Mateo runs the Community Supported Acupuncture in Louisville, KY. He is running a wonderful program there. He has a sliding scale so that people can pay what they can afford for treatment, making it affordable for most everyone. He also has a community acupuncture day on Fridays, supported by donations where people who normally can’t afford it at all can come in once a week and get acupuncture in a group setting. What you pay doesn’t affect your treatment level  either. So far he’s been a wonderful caring person who genuinely listens and does his best for his patients. If you would like to help support this cause or are in the Louisville, KY area and would like to check his services out, go to http://www.csacu.com for more information.

Update: Had a new thing tried today. He used these little teeny needles called press tacks after my session was done. Basically put one in each shoulder blade on my back with a little flesh covered bandage over it to keep it in place. He said he wants to see if this will help reduce the tension in my shoulders by keeping it in until it either falls off on it’s own or when I see him beginning of next week. Here is a picture of one of them. I couldn’t feel it go in and I still can’t feel it. I will try to do an update later to see how it worked.

You can check out Britney on Twitter @BttrflyBritney, on the websites http://www.WarriorButterflies.com or her blog at http://www.ButterflyNationProject.org

Adventures in Acupuncture

Acupuncture. It’s one of those alternative treatments I hadn’t tried before. I’ve tried chiropractic, natural herbs and several other therapies with various degrees of success, but the thought of needles scared me enough I had not tried acupuncture, until today.

I’ve been having a headache since January of this year, five plus months as of now. My doctors had done tons of tests, I had done some changes that normal would help, but no luck. First we thought it was caused by my sinuses, which was a good thought since I’ve had three sinus surgeries and numerous issues with them over the years, including chronic sinus headaches. After CT scans, MRI’s, a heavy duty round of antibiotics and prednisone, they declared my sinuses were free of inflammation and infection. Headache didn’t get the memo and was still here.

Back to my regular doctor to figure out what to do next. After looking at my latest labs she recommended I see a neurologist, but warned it can take months to get into one. She recommended a local acupuncture doctor, someone she said that several of her patients had used with success to treat headaches where they couldn’t find an obvious cause. She asked me to think about trying that while I waited to see a neurologist, maybe it would help.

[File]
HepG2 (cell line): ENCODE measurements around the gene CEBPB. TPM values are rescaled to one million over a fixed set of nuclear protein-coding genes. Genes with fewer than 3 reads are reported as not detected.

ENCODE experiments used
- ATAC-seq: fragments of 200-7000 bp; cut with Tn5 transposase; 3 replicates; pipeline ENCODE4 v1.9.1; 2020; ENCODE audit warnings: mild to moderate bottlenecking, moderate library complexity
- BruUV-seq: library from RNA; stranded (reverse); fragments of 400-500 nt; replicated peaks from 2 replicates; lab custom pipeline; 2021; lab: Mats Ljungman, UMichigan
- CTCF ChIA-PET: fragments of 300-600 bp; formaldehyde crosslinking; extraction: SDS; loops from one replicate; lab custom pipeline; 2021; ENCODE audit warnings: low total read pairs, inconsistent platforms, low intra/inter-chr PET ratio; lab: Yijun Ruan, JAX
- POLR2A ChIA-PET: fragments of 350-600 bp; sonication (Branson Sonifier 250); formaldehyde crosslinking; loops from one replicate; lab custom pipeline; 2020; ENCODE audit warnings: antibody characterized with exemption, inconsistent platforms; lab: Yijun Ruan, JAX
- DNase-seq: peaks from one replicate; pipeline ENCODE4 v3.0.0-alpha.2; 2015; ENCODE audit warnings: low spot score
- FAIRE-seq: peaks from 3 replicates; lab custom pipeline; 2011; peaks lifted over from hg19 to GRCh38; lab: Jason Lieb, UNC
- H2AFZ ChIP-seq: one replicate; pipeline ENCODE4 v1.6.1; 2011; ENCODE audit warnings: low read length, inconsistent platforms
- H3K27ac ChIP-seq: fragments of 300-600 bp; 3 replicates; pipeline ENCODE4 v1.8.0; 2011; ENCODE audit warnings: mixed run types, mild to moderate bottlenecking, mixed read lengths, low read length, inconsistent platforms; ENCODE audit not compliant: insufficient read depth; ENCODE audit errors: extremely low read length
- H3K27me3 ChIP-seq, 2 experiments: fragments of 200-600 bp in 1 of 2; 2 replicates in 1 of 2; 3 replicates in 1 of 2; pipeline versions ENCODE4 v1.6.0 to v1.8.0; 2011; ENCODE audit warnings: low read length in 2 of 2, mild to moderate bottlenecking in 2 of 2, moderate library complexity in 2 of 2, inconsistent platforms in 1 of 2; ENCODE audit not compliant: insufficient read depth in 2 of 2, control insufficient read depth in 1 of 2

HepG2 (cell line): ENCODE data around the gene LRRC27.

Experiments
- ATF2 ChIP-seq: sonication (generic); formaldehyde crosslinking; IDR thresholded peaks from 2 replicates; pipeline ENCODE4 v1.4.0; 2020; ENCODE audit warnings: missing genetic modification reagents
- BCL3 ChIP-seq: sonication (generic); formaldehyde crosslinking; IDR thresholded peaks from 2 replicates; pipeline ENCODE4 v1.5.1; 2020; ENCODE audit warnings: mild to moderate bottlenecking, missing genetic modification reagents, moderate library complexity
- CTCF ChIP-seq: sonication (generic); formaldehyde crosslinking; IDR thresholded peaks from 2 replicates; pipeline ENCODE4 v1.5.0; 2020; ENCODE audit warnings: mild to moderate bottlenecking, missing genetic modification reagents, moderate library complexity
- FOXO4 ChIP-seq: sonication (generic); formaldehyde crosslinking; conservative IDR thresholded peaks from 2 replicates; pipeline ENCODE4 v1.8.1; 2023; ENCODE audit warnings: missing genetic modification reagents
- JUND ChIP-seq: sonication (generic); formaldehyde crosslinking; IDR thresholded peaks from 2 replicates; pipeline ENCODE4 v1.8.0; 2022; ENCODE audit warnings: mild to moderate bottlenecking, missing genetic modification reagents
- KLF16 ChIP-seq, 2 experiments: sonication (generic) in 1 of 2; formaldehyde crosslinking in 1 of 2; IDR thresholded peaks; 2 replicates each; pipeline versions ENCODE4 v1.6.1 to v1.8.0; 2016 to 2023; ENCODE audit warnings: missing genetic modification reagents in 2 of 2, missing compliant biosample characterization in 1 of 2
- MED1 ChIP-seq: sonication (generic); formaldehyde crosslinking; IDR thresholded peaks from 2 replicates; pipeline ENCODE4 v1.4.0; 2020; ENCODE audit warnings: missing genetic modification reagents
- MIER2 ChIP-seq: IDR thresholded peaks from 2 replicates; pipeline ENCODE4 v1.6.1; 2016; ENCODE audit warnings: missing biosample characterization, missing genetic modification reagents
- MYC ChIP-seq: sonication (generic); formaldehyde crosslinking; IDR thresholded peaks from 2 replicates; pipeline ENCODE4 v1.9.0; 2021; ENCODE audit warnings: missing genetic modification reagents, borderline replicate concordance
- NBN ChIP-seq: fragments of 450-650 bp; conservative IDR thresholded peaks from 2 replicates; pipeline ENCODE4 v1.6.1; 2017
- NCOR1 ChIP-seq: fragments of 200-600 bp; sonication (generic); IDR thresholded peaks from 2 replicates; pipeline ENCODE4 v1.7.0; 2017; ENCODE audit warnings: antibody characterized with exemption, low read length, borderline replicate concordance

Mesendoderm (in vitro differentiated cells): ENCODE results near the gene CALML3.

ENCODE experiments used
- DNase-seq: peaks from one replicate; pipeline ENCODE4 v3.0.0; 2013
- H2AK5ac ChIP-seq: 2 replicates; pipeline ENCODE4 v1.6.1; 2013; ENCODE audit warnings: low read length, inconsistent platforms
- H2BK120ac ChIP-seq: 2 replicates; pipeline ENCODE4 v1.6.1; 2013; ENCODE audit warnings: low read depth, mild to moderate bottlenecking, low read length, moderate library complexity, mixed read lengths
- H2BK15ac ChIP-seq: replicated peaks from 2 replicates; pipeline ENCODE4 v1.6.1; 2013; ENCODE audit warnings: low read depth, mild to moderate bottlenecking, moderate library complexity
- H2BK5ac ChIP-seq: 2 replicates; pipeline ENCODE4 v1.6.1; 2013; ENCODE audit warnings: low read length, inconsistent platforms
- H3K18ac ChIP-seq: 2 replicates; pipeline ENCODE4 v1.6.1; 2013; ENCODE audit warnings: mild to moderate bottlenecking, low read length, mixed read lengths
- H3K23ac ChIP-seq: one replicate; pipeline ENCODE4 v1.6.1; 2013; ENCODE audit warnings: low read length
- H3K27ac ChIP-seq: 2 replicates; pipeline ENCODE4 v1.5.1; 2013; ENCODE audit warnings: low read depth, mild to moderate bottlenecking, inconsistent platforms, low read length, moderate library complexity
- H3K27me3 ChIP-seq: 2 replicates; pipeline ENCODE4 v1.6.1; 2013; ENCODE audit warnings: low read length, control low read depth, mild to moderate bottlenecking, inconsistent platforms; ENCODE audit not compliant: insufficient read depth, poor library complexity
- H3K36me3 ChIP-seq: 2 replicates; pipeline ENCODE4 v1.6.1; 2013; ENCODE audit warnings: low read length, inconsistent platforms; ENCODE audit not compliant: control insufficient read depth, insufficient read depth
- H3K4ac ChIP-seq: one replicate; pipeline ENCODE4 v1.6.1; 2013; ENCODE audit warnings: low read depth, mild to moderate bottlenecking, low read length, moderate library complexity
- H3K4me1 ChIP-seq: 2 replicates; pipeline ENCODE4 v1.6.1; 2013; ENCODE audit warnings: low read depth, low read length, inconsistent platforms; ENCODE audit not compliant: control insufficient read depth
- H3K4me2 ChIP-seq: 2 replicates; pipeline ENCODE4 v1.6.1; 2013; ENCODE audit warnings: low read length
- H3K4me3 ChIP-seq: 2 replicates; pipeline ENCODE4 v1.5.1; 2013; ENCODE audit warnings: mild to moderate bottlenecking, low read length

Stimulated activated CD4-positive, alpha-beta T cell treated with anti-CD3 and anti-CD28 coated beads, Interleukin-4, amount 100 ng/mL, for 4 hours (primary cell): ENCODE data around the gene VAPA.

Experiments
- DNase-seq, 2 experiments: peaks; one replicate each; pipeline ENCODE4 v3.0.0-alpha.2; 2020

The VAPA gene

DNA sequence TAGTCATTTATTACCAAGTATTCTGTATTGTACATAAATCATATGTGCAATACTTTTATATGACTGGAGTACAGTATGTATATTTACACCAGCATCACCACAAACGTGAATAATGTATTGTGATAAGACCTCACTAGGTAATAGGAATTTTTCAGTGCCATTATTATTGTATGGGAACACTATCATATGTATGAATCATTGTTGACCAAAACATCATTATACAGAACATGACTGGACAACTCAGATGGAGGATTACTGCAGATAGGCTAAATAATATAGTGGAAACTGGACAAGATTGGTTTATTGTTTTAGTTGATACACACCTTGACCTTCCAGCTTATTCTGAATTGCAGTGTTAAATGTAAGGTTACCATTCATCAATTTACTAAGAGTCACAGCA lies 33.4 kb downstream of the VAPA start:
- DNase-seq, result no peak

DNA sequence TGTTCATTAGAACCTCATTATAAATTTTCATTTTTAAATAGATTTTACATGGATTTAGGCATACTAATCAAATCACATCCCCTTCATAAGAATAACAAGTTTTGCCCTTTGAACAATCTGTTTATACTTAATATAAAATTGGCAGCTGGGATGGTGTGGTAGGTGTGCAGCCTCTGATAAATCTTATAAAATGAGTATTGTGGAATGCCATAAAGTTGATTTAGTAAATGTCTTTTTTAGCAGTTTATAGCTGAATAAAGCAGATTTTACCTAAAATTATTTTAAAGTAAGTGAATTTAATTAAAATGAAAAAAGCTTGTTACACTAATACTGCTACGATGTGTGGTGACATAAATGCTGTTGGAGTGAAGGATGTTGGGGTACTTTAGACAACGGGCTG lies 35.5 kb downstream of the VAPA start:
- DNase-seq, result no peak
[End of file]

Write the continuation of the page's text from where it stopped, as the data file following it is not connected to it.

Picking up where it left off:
I went over to the acupuncturists office, a Dr. H. Wu, met her and decided to give it a try earlier in the week. Today was my appointment. So for all of you who haven’t tried it and are curious, I thought I’d describe my first appointment. Now when I made the appointment, she gave me this multiple page questionnaire to fill out about my health history and current treatments I’ve tried. I had to add a few pages of my own as I have too many health issues now and in my past to list on the form she gave me. Such is my life.

I showed up for the appointment in t-shirt and shorts,  as I was told to dress comfortably. I brought the questionnaire with me, along with copies of my last two labs for her to look at. Dr. Hu is the lovely little Chinese woman, 5 foot nothing, and very nice. She took me in the exam room, and proceeded to ask me a ton of questions about my headaches, about other health issues, and other things like what type of personality I was. Then she went over where the pain was for my head and what I’d tried that worked, what didn’t work so far. We spent a good 30 to 40 minutes on that part of the visit.

Then she had me take off my socks and shoes. Afterwards, she had me first sit on the table, and she inserted a couple of needles into the back of my head to start. I felt a little sting when they went in, then it faded quickly to just an odd tingly sort of sensation. She then put two needles on the sides of my head, and one in my temples on each side. Then she helped me lay down so I wasn’t driving the needles into my brain I’m guessing. If that job was up to me alone, I’m sure I’d have this tiny little needle the size of a hair stabbing into my brain thru my skull somehow. I’m just that talented. 🙂